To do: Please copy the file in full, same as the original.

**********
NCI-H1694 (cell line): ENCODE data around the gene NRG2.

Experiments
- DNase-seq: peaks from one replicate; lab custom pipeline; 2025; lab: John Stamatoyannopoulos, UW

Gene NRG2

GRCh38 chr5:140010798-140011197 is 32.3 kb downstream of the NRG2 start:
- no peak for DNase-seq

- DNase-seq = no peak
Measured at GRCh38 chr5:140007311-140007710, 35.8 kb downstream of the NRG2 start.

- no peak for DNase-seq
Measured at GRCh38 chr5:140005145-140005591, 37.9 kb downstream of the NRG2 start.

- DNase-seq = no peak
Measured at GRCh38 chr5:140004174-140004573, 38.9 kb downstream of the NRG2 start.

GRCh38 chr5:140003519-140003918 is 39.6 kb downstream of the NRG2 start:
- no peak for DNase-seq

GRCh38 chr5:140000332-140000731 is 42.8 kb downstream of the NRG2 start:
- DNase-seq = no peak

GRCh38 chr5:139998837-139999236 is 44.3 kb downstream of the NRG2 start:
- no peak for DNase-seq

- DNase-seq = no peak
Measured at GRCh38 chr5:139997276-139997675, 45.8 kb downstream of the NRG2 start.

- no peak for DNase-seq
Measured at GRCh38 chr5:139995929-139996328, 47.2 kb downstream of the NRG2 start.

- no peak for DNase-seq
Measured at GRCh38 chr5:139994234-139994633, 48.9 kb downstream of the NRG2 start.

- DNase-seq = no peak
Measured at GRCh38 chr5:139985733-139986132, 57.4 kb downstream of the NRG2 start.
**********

NCI-H1694 (cell line): ENCODE data around the gene NRG2.

Experiments
- DNase-seq: peaks from one replicate; lab custom pipeline; 2025; lab: John Stamatoyannopoulos, UW

Gene NRG2

GRCh38 chr5:140010798-140011197 is 32.3 kb downstream of the NRG2 start:
- no peak for DNase-seq

- DNase-seq = no peak
Measured at GRCh38 chr5:140007311-140007710, 35.8 kb downstream of the NRG2 start.

- no peak for DNase-seq
Measured at GRCh38 chr5:140005145-140005591, 37.9 kb downstream of the NRG2 start.

- DNase-seq = no peak
Measured at GRCh38 chr5:140004174-140004573, 38.9 kb downstream of the NRG2 start.

GRCh38 chr5:140003519-140003918 is 39.6 kb downstream of the NRG2 start:
- no peak for DNase-seq

GRCh38 chr5:140000332-140000731 is 42.8 kb downstream of the NRG2 start:
- DNase-seq = no peak

GRCh38 chr5:139998837-139999236 is 44.3 kb downstream of the NRG2 start:
- no peak for DNase-seq

- DNase-seq = no peak
Measured at GRCh38 chr5:139997276-139997675, 45.8 kb downstream of the NRG2 start.

- no peak for DNase-seq
Measured at GRCh38 chr5:139995929-139996328, 47.2 kb downstream of the NRG2 start.

- no peak for DNase-seq
Measured at GRCh38 chr5:139994234-139994633, 48.9 kb downstream of the NRG2 start.

- DNase-seq = no peak
Measured at GRCh38 chr5:139985733-139986132, 57.4 kb downstream of the NRG2 start.